Uniform 192 Recruit Journal Week 03

International Maritime Signal Flag Uniform

Uniform 192 Recruit Journal

Formed: April 19, 2016

Graduates: June 10, 2016

 

Another week has gone by and as we enter week 04 the pressure and standards continue to rise. It seems like we haven’t made much progress but we actually have, when you look at where we started to where we currently stand. Each day we continue to grow and improve as individuals and as a team.

This week has been rather stressful, then again when is recruit training not. We had multiple seamanship classes where we learned different knots, Helm commands (which is following orders to maneuver a ship), watch standing/lookout, and nautical terms for areas and parts of a ship. On our practical and tests we all did good but in UNIFORM-192 good is not good enough. We strive to be the best company because we are capable of being the best company and we will be.

On a similar note, we also learned about firearms and half the company spent 02 days at the shooting range. Many of us were both nervous and excited but once we got into the rhythm of things our shooting was, as our instructor Chief Rose would say, “Really really good!” There were shipmates that have never shot before and their results were far from mediocre. This was not a typical stand in front of your target and shoot drill, we shot while moving, behind a barricade, on one knee, with your weak hand, and at the 25 yard line. Over half of those that shot qualified for marksmanship which is quite impressive. All in all it was a very busy and knowledge filled week.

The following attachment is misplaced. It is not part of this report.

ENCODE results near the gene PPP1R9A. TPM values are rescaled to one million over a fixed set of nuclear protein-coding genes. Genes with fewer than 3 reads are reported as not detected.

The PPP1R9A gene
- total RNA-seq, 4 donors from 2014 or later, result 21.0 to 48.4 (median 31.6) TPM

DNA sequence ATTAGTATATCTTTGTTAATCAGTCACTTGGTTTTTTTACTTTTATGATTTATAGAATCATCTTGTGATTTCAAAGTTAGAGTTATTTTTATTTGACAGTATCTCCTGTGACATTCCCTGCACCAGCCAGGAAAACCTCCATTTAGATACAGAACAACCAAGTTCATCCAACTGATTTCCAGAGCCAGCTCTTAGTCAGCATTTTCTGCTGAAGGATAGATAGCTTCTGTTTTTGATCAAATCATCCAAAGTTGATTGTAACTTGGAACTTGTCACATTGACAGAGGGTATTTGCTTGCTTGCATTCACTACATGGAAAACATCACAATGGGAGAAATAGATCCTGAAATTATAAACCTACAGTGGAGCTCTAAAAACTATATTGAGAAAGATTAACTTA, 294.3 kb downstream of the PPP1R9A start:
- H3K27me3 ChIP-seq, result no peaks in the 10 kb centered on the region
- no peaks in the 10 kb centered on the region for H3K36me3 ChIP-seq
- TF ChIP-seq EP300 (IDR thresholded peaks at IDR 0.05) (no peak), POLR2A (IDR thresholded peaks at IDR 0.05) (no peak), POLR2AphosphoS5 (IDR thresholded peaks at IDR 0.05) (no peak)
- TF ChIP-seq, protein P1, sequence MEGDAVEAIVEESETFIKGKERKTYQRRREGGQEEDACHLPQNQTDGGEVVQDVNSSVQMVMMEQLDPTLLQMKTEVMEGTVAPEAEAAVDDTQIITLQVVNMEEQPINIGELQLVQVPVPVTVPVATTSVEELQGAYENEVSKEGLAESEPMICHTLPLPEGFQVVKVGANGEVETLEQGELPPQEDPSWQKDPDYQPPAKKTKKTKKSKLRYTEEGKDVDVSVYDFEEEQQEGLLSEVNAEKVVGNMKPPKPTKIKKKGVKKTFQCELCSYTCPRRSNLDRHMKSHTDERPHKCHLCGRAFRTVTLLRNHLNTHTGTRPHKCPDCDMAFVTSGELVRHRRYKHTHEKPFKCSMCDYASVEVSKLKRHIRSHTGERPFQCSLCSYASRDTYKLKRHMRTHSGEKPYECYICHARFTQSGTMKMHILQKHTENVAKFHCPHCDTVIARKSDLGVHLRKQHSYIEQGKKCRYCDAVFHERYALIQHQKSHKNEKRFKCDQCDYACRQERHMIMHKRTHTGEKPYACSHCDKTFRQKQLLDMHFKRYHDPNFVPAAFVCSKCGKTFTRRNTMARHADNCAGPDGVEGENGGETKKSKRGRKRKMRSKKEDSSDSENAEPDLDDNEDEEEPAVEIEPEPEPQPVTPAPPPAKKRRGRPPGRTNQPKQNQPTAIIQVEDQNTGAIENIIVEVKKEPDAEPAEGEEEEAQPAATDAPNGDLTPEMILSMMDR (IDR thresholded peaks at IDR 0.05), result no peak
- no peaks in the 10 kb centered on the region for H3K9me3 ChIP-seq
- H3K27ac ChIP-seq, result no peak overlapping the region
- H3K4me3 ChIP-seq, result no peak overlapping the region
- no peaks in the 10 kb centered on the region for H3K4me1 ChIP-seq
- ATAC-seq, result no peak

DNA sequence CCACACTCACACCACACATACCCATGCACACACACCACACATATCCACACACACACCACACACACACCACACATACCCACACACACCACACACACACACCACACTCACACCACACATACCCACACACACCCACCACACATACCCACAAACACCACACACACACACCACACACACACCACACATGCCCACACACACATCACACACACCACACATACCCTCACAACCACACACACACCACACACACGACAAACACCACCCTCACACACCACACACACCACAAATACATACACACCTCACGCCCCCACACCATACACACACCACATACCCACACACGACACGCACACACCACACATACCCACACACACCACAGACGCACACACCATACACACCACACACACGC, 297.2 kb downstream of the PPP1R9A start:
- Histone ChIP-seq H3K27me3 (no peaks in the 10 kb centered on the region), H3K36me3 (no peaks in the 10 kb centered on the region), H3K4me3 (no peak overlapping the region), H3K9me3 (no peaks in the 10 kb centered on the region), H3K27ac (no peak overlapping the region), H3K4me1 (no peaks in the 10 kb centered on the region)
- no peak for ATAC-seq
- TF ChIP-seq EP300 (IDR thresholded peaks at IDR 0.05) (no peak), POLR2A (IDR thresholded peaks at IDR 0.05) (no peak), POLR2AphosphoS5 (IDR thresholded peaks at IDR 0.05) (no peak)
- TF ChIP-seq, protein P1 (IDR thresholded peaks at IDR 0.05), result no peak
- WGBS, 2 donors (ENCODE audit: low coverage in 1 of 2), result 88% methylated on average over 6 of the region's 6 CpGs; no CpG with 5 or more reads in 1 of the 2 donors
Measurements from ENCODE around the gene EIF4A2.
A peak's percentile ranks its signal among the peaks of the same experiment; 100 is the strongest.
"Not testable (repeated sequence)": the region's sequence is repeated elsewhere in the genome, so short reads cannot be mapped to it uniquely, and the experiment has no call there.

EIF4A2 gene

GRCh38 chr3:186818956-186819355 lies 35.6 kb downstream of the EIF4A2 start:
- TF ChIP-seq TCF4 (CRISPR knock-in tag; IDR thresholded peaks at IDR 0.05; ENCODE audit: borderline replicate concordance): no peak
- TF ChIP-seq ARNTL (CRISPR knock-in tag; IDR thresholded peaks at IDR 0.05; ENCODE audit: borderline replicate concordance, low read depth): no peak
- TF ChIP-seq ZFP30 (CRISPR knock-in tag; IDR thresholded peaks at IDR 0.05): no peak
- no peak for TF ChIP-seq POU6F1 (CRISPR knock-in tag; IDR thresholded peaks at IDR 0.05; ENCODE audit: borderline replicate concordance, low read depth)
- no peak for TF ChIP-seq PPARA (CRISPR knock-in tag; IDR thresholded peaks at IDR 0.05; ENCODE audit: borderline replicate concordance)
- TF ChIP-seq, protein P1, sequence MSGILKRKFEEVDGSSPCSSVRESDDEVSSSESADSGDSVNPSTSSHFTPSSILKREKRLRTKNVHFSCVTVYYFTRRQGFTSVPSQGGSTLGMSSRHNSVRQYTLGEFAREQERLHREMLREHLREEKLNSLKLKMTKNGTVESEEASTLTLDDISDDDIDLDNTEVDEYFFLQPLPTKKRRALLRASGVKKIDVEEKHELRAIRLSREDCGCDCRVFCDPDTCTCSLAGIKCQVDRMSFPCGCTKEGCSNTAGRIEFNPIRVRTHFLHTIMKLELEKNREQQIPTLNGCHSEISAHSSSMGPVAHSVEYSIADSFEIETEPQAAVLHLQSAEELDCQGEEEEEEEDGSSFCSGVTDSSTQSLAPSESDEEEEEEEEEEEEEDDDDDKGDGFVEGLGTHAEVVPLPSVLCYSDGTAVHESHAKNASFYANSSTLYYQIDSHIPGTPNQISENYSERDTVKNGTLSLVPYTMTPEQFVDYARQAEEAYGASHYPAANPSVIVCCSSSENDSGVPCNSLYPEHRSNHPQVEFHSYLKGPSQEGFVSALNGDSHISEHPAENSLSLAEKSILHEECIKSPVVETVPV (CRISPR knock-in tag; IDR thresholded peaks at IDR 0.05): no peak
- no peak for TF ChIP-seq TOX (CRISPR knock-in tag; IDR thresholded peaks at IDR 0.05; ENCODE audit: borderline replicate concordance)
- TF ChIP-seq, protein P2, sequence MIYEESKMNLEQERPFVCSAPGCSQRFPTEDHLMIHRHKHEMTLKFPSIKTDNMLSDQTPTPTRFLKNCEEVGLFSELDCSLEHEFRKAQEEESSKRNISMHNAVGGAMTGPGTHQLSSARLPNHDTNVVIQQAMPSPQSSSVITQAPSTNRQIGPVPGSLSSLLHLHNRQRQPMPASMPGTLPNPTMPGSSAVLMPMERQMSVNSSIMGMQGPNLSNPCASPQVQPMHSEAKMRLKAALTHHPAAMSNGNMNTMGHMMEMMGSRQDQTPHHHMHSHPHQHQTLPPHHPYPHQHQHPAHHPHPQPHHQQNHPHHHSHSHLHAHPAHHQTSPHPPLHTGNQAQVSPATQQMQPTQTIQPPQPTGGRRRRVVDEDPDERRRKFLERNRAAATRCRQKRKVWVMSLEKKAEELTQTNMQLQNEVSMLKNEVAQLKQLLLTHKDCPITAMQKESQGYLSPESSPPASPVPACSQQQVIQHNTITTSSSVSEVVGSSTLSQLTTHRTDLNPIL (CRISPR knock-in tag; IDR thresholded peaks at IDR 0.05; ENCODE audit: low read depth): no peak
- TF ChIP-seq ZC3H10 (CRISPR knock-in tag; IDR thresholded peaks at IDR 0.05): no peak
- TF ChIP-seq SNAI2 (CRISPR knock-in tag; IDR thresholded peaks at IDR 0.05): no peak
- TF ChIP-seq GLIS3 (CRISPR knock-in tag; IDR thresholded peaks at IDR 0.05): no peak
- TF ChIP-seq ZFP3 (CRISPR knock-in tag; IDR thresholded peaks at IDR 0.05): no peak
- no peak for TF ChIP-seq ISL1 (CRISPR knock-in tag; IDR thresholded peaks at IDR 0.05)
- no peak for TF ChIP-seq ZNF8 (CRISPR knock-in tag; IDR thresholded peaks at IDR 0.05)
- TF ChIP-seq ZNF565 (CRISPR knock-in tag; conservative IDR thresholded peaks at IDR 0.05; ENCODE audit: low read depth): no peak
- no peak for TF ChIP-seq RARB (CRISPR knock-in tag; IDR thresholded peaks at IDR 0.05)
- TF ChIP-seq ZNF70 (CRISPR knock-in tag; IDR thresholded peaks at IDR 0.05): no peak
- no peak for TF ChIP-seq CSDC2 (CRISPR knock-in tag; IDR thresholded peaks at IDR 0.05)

Along with all this learning came a lot of sweat and pain. Our sweat came in various ways including canteens that would be held out either in front of or above or heads, sniper position (holding our pieces at a 45 degree angle), and incentive training with and without or pieces. There is also no need to worry about the rain outside because we make it rain inside and the walls even start to sweat. All these forms of sweat are equally painful and exhausting but there’s a reason to all this madness. Basically when we do things we aren’t suppose to be doing or not do something we are suppose to do like sounding off, meeting time objectives, and following recruit rules and regulations, the we pay in the form of sweat. It’s that simple.

Through these mistakes and failures we continue to use them as learning experience that will benefit us throughout recruit training and more importantly the fleet. We’ve come to realize that moving quickly and with precision in boot camp means lives being saved out in the real world where it matters. There is a plan and purpose to everything we do here, from screaming at the top of our lungs to keeping our elbows tucked in; it is all done to shape us into Coast Guardsman that our country will be proud of knowing that we will protect them because we are Semper Paratus.

Editor’s Note: This blog post was written by a recruit currently involved in Coast Guard basic training. The thoughts and opinions expressed in this Journal do not necessarily reflect those of Training Center Cape May, the U.S. Coast Guard or the federal government and are the sole opinion of the author. Recruit Journals are written by personnel in a high-stress environment with little time, so please excuse grammar and punctuation in the above article. The staff at Training Center Cape May do not edit the journals in any way, so as to ensure authenticity of the content and messages.

 

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